Posts Tagged ‘Spanish’

 

Well my Naples adventure did not pan out as expected. So after two years I have moved to Princeton, New Jersey.

The root problem is that Naples has a very skewed demographic. Naples is the preferred spot for retired, wealthy, white (read conservative) Midwesterners (Wisconsin, Michigan, Ohio, Indiana, Illinois, Minnesota, Iowa) to retire or semi-retire, so the population is them and the people who serve them. It is very difficult for a middle-aged, middle class, educated, single person to thrive. In fact, other than some fantastic colleagues, I did not make any friends in two years. And I am not a totally antisocial fellow: I go to church, volunteer, go to the gym, to yoga, to the Symphony, to the bar, the cigar lounge, coffee, I lived “Downtown”, etc.

So, yes, I am grossly generalizing, but at the end of the day that was my problem. I was not happy personally, professionally, socially, culturally. I was troubled by the lack of diversity and the normalization of this lack of diversity. To be fair, Naples sits on land stolen from the Everglades, the biggest sub-tropical jungle in the world, talk about environmental disasters! What it means is that it is very new, nobody lived there until the mass production of air conditioning in the middle of the 20th C, (although native Americans did live there). It does have a gorgeous beach, however, and I will miss running on it, in shorts, in the middle of January!

But enough of the griping and whining, that was the past.

I have accepted a position to teach French and Spanish at The Hun School in Princeton, New Jersey. Mr. Hun, or rather, Prof. Hun was a professor of math at Princeton who dedicated his free time to helping and tutoring kids with math, (apparently including F. Scott Fitzgerald). He was so successful with his side gig that it became his main gig and he started a school in 1914. Princeton is like all good college towns a thriving, dynamic, diverse, young and restless town – 45 minutes from New York City!

I will be living on campus but not in a dorm, although I will have residential staff responsibilities, I will also coach the Girls Varsity Tennis team! I could not be more excited for this new chapter of my life. But first, Summer in Spain with the family: Finishing The Camino de Santiago that I started last summer, going to Mallorca with my nieces and nephew, and hanging out in the country.

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Teaching at Seacrest Country Day School

Need to boost your grades?

Want to win in academics?

Committed to catch up on your work?

Want to learn Spanish? or French? or both?

Eager to practice your Spanish?  Or your French? Or both?

I can help you because I:

  • Have over 12 years tutoring and teaching experience, from lower school to adults.
  • Have over 20 years coaching and managing teams.
  • Have a PhD in Spanish literature from the University of North Carolina at Chapel Hill
  • Do workshops on Time Management and Organizational Skills.
  • Love to share my knowledge and see my students excel!

My main field of expertise is:             Spanish

But I can also help you with:

  • French
  • History
  • Social Studies
  • English
  • English Literature
  • Time Management
  • Organizational Skills
  • Essay writing
  • Homework completion

I can tutor you wherever you want: Library, your home, coffee shop, etc.

My first session is always FREE

Call me: 978 335 70 11

Check out my CV here: antonio-balson-cv-tutoring

Here is a clip of me teaching (circa 2010)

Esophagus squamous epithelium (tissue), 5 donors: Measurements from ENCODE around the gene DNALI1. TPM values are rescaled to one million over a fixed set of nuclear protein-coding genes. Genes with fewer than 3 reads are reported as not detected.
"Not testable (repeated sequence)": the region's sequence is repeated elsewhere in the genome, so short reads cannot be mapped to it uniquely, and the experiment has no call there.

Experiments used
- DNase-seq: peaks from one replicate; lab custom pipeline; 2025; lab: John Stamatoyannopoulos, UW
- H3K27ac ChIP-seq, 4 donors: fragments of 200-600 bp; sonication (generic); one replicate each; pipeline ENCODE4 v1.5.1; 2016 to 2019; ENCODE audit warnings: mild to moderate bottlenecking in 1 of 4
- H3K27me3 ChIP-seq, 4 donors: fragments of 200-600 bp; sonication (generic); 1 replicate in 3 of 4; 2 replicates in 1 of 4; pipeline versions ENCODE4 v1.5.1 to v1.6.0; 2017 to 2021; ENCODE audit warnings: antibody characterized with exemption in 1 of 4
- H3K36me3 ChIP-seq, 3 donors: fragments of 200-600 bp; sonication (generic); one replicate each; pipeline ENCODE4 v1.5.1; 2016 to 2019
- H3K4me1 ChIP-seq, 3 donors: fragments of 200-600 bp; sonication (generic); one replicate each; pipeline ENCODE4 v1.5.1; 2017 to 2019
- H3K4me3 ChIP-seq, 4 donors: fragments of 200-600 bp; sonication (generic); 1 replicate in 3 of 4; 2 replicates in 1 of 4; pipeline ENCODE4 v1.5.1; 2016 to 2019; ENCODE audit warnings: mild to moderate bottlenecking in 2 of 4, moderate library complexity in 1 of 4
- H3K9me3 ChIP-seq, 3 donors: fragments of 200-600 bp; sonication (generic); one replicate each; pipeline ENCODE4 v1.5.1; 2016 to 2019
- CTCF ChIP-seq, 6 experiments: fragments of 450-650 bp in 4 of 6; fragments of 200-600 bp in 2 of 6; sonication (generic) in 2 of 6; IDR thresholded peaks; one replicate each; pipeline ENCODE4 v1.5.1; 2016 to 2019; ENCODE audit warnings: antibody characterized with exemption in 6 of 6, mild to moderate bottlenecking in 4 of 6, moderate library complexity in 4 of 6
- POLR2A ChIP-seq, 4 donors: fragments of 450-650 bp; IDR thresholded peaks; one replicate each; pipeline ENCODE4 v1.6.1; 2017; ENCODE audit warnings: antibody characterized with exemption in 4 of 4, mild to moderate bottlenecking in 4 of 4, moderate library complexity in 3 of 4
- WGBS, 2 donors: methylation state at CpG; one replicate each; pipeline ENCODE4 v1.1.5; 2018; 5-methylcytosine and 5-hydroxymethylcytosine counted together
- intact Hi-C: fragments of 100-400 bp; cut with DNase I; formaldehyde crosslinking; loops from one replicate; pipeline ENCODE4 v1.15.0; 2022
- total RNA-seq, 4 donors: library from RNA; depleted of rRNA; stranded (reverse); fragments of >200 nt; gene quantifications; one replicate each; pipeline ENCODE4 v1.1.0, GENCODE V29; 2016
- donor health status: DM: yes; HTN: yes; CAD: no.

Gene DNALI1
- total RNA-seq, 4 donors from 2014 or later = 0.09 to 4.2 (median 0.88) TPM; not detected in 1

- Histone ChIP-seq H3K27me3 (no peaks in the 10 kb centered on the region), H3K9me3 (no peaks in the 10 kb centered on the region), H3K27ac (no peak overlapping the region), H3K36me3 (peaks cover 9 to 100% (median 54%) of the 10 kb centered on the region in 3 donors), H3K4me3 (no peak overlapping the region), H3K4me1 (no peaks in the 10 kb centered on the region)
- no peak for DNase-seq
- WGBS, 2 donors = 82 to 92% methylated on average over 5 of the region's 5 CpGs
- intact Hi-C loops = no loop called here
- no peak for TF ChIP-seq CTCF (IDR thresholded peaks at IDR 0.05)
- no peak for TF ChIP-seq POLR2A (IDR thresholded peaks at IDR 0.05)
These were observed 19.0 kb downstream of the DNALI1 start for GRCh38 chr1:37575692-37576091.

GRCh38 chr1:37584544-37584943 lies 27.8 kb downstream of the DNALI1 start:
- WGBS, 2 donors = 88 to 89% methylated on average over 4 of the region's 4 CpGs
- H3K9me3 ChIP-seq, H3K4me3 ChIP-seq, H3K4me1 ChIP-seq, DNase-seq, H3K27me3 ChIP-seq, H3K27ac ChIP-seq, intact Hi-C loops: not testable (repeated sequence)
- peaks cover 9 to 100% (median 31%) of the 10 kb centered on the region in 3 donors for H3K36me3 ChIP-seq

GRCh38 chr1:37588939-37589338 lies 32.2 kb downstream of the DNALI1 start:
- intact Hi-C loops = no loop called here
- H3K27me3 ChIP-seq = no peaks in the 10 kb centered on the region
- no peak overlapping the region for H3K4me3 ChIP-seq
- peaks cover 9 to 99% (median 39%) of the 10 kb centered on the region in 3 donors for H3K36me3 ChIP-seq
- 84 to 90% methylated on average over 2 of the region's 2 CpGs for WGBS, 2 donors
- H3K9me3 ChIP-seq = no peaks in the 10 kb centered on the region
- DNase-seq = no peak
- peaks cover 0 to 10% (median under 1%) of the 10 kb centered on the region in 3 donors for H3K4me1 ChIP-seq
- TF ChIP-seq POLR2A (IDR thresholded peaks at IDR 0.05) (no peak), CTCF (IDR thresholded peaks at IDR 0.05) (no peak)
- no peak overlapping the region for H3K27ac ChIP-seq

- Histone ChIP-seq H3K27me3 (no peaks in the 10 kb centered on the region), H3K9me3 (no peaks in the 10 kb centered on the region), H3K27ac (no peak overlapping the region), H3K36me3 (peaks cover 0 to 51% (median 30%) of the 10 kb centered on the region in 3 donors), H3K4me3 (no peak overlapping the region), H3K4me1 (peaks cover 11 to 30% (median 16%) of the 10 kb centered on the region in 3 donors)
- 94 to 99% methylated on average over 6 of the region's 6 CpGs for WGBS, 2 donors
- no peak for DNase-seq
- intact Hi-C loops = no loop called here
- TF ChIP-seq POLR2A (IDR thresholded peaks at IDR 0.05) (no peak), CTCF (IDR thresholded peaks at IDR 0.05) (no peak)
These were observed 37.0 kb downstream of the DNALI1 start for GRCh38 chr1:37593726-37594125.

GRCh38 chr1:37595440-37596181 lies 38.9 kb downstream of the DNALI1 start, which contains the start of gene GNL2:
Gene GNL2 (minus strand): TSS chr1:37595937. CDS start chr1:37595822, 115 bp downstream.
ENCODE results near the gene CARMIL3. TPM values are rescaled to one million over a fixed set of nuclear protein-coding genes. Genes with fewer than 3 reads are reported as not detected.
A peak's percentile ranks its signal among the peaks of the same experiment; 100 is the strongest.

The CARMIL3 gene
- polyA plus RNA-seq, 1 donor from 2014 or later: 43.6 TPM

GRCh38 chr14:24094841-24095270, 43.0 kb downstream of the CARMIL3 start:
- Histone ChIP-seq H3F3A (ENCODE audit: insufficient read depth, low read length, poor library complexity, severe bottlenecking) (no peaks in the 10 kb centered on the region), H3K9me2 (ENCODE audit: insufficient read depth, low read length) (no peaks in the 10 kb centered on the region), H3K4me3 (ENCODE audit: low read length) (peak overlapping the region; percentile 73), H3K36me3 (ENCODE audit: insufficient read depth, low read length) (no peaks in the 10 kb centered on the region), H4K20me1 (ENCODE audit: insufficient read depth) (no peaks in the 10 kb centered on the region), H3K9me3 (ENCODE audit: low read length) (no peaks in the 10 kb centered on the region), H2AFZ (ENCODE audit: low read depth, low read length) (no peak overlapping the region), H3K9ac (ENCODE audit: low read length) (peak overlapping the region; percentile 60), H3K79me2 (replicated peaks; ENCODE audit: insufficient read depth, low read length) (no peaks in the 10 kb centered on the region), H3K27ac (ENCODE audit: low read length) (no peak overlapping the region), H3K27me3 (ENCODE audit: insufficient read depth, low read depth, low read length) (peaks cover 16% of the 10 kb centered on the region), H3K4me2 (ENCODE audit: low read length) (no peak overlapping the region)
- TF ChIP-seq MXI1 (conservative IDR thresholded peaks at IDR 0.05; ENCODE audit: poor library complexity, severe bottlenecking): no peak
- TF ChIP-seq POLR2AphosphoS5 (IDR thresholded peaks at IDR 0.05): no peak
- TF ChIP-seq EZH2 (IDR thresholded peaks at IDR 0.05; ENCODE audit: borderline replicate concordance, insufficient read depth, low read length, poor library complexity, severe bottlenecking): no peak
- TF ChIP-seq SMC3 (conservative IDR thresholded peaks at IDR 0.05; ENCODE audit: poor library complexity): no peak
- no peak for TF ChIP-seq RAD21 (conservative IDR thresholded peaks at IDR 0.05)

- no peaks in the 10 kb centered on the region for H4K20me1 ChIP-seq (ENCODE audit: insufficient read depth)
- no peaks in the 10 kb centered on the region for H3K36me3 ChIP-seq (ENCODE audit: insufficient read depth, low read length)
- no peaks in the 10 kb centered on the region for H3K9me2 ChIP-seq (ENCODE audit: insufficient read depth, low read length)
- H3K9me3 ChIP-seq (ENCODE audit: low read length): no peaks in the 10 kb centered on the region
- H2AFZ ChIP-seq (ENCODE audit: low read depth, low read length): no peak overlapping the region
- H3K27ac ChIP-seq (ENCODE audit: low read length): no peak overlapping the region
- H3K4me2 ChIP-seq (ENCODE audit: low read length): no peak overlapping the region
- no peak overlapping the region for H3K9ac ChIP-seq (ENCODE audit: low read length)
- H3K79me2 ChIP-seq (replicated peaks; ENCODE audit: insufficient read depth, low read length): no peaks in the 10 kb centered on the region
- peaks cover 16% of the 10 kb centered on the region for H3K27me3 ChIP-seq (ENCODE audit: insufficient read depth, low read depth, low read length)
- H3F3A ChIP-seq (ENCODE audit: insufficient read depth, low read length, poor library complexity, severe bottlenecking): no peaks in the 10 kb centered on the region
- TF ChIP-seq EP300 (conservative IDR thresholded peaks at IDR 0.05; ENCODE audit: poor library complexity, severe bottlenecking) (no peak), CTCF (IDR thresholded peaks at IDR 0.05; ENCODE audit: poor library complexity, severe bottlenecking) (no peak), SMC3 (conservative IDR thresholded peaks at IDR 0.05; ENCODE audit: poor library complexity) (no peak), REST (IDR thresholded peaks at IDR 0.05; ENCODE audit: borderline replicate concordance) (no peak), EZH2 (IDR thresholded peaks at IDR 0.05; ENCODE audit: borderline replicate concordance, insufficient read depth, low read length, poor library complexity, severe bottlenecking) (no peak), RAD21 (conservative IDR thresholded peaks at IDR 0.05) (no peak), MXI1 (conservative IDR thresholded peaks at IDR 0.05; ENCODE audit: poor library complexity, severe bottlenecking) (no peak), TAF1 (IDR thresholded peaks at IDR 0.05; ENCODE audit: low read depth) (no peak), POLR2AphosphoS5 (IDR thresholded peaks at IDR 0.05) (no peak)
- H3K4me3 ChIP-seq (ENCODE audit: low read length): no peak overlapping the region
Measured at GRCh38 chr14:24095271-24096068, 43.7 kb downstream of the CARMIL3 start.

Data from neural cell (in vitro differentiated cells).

Ah yes, that time again when one has to start thinking of finding a job. Since this will be (Insha’Allah) my last (academic) year at UNC. I have to start thinking of what I will be doing come September of 2016…

One of the few things I am certain of is that I am passionate about teaching, especially my language, my culture, my literature. I am hopeful that someone somewhere will need a Spanish teacher with over ten years teaching experience and a PhD in Spanish Literature for next year.

Narrowing down my job options, I would love to be the coordinator of an American university’s study abroad program in Spain – ideally in Spain, near my family. But I know I will thrive teaching at a small liberal arts college or at a secondary school where I can also be a “dorm parent” and coach, what they call in the business a “triple threat”.

Where? You ask. Well I must confess I have fallen in love with the South – who wouldn’t? and I do love the East coast, its history, culture, and relative proximity to Europe. But I would love to explore new grounds: Asia, Korea or Japan, the Middle East, Africa, Oceania, and of course old Europe, make me an offer!!

Experience? In my first job I was in charge of training / coaching / herding? the summer interns that came to Grantham Mayo and Van Otterloo in Boston. From then on in the late 80s I have always enjoyed the training and mentoring part of my jobs. During my stint as a stockbroker in Madrid since I was not doing much in the teaching/coaching/mentoring realm I volunteered to teach English at the Colegio de Huerfanos de la Guardia Civil in Madrid  As a sales manager I was in charge of team training and later as consultant I would do the same around Latin America. Once I had my own company from ´94 to ´04 I loved all the training that happened for new employees. We even organized yearly retreats with a coach to help us improve. In 2005 I started my professional teaching career teaching at public schools, private schools and at UNC for the last three years.

They say in Spain “el movimiento se demuestra andando” (something like movement is proven by walking) so here are a couple of videos of me trying to teach. One at Walnut Hill, the oldest private arts school in the US and my first semester at UNC. In case you are really interested I have also included my abridged CV, feel free to ask for any more info!!